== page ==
Mass Marijuana Production and Pesticides – Cannabis Hurdles
Posted by Marijuana Doctors on 08/04/2015 in Medical Marijuana Research
As Cannabis crawls out of the shadows and into the mainstream, new issues are gaining the attention of the cannabis industry. One of these newer issues of concern is mass cannabis production and the use of pesticides and herbicides.
Since the US Government deems cannabis an ‘illicit’ crop, the regulations on using pesticides and herbicides for commercial growing is essentially non-existing. Many pesticides and herbicides are used in our commercial production of food, however since cannabis is heated in many cases, some of these pesticides could not be safe for human consumption.
No longer a Closet operation
When you grow your own cannabis at home for personal consumption, you’re not talking about many plants. Perhaps your grow operation is anywhere between six and ten plants or even less, however when we’re talking about hundreds of plants, dealing with pests become a real issue.
For commercial growers a plague of spider mites could cause millions of dollars in damages. The question on how to deal with it on a commercial level leads us to pesticides, herbicides and fungicides.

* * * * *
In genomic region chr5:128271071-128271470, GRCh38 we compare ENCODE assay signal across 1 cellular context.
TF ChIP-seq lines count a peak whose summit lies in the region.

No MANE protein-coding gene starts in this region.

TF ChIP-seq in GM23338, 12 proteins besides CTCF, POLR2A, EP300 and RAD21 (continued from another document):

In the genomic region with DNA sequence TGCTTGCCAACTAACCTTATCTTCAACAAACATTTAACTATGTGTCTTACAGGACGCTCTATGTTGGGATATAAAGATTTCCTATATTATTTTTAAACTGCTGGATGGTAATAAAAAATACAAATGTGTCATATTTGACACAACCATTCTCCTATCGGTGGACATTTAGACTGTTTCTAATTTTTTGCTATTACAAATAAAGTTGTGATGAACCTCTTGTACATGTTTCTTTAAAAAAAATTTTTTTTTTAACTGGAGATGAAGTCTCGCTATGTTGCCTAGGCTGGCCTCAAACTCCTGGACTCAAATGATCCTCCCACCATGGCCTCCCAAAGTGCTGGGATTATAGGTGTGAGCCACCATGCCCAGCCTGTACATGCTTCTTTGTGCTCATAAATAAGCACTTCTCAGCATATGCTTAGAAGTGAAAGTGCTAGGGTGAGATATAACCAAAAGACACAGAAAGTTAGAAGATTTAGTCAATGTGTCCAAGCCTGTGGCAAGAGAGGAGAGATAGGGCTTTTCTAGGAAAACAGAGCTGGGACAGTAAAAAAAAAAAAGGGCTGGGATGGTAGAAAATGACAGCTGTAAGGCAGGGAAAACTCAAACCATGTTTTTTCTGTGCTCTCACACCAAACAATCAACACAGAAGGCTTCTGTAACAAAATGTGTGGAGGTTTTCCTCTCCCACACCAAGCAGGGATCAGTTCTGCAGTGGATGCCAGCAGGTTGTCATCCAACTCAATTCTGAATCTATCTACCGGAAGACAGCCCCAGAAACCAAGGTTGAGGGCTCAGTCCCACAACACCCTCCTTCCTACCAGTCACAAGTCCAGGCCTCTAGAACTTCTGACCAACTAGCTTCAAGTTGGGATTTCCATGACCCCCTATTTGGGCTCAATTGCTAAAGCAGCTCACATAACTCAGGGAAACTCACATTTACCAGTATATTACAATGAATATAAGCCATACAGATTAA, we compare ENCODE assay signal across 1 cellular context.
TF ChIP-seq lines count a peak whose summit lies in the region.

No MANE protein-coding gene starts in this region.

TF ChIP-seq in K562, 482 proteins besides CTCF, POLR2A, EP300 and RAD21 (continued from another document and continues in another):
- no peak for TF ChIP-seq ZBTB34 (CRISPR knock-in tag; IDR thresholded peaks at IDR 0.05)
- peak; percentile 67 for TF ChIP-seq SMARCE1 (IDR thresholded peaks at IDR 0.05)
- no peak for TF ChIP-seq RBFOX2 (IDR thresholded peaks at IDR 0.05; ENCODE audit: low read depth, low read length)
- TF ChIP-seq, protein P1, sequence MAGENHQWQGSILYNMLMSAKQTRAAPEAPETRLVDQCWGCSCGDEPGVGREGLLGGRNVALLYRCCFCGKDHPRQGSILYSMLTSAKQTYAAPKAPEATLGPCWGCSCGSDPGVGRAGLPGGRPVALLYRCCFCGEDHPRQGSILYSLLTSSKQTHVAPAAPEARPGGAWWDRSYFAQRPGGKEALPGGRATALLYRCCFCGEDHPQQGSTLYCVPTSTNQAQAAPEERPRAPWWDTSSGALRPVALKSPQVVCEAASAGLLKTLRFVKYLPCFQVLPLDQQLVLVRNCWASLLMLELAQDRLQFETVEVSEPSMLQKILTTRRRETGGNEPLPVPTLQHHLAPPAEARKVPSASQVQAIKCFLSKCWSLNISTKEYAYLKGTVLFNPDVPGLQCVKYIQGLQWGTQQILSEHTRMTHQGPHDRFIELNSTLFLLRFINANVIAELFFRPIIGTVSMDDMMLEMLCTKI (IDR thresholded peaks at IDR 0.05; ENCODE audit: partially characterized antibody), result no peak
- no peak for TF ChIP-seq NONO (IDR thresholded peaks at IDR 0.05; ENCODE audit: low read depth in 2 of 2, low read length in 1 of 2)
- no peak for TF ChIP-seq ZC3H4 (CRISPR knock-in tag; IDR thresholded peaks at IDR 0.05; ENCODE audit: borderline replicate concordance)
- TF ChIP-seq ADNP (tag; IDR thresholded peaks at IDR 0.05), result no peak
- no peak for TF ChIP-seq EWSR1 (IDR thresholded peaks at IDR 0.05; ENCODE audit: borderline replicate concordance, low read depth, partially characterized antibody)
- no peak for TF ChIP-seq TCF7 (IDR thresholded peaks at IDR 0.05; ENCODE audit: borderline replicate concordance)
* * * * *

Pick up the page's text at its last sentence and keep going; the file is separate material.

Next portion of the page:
Small-scale growers have other options in terms of pest control including ladybugs, praying mantis and other remedies. However, commercial growers don’t have the same luxury.
What the government thinks
For the government, poisoning people is nothing new. In the 1980’s the US government used paraquat in order to destroy, illegal marijuana grows with the knowledge that the substance was known to cause environmental concerns and had adverse effect on several consumers.
The government essentially responded to these actions by saying: “It’s illegal and we have no obligation not to do it.”
In other words, “let those dirty pot smoking hippies die!”
These days however, this attitude towards using pesticides and herbicides in relation to cannabis consumption is something that no longer can be ignored. With more than half of the states having some sort of marijuana program, these issues need to be addressed.
A step in the right direction would be to de-schedule cannabis in order to provide Federal guidelines in terms of what is safe for consumption especially since cannabis comes in different forms, whether eaten or smoked…safety of the consumer should always be the highest priority.